project executing organisation: Bundesministerium für Umwelt, Naturschutz, nukleare Sicherheit und Verbraucherschutz
project number: 02E12022A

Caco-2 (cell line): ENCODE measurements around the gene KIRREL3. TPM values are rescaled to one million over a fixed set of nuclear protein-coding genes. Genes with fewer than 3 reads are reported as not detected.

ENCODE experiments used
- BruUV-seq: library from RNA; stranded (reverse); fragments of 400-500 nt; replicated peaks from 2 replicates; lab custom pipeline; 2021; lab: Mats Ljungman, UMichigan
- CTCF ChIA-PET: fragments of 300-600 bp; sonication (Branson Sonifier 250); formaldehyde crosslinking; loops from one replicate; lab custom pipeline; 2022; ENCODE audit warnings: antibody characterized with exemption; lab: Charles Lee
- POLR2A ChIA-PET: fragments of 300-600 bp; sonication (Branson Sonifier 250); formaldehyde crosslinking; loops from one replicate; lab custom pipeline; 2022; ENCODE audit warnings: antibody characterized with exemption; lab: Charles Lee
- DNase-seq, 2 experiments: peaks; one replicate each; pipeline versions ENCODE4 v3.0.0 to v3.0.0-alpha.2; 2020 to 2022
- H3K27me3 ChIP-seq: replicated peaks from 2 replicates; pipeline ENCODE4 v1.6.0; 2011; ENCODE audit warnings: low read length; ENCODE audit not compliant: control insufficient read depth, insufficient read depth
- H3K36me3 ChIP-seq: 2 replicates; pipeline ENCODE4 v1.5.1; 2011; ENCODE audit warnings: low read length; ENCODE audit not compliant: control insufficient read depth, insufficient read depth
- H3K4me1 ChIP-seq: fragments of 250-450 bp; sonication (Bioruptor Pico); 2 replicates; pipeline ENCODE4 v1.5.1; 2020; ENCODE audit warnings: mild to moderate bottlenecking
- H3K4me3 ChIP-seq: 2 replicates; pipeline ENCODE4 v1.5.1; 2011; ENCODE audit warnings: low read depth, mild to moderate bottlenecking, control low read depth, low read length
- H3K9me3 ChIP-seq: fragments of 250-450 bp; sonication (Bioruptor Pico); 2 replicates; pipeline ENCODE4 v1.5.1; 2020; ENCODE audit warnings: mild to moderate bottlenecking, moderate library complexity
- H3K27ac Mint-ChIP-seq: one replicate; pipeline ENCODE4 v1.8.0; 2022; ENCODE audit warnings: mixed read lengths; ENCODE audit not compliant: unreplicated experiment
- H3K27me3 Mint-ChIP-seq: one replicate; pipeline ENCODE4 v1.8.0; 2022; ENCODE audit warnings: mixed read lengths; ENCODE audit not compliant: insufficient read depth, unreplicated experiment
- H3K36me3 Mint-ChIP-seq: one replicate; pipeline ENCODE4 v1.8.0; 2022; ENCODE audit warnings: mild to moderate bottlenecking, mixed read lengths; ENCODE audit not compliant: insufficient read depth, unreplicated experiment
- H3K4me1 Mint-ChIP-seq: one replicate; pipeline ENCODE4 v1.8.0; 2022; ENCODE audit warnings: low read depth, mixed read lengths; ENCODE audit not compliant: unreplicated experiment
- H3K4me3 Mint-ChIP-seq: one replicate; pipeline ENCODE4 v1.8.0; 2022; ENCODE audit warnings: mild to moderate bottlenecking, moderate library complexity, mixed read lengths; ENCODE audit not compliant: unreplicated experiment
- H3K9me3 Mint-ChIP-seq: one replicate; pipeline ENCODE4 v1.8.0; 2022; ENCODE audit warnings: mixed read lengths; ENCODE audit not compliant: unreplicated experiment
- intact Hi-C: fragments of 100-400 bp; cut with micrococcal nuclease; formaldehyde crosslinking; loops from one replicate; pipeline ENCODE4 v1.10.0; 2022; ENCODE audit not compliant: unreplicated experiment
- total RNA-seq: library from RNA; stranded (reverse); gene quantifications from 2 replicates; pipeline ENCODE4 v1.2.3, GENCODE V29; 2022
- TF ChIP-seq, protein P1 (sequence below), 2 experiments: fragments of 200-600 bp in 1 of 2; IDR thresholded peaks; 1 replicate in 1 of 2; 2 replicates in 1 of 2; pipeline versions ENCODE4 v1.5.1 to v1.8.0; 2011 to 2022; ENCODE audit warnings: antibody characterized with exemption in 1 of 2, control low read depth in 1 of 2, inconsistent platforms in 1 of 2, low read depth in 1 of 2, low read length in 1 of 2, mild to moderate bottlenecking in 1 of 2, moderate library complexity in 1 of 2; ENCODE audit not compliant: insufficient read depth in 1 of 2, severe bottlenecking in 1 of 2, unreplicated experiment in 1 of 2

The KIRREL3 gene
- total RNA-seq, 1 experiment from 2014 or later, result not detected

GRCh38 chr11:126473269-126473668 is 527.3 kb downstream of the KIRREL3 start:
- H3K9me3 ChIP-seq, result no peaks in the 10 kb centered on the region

For the long-term safety analysis of a geological repository for heat-emitting radioactive waste, the thermal-hydraulic-mechanical (THM) coupled behavior of the host rock and the geotechnical barriers must be numerically simulated. There are various basic processes occurring in the host rock formation. Among those are two-phase flow phenomena (H2), since next to the existence of water, gas generation is expected. Worldwide, several simulation codes are already in use for the modeling of the full TH2M-coupled material behavior. However, the verification of functionality and the validation of the simulation tools are continuous processes. In numerical simulations of this degree of complexity, errors can arise from a variety of sources, namely from (a) the user, (b) the model (meaning constitutive description here) used and (c) the implementation. Errors stemming from the user result, for example, from unsuitable discretization or boundary conditions, while errors linked to the model may stem from the calibration of the model or from the unsuitability of the model itself. Arguably, the gravest errors have their origin in the implementation of the code. In this case, the underlying physical processes are not correctly programmed or hidden assumptions are made. The source of such errors is not accessible to most users, and it is often assumed as a matter of course that proper verification has taken place. The verification with respect to point (c) of several of the most commonly used simulators in the field of nuclear waste disposal and the formulation of guidelines for point (a) was the objective of the first BenVaSim project, while point (b) is currently being investigated among others within the frame of other projects, e.g. DECOVALEX 2023. In the currently ongoing second phase of BenVaSim, the completion of the targets is planned in addition to an extension of the verification to more complex geometries and a more complex material response for the host rock. The comparison to analytical or semi-analytical solutions is also continued and extended.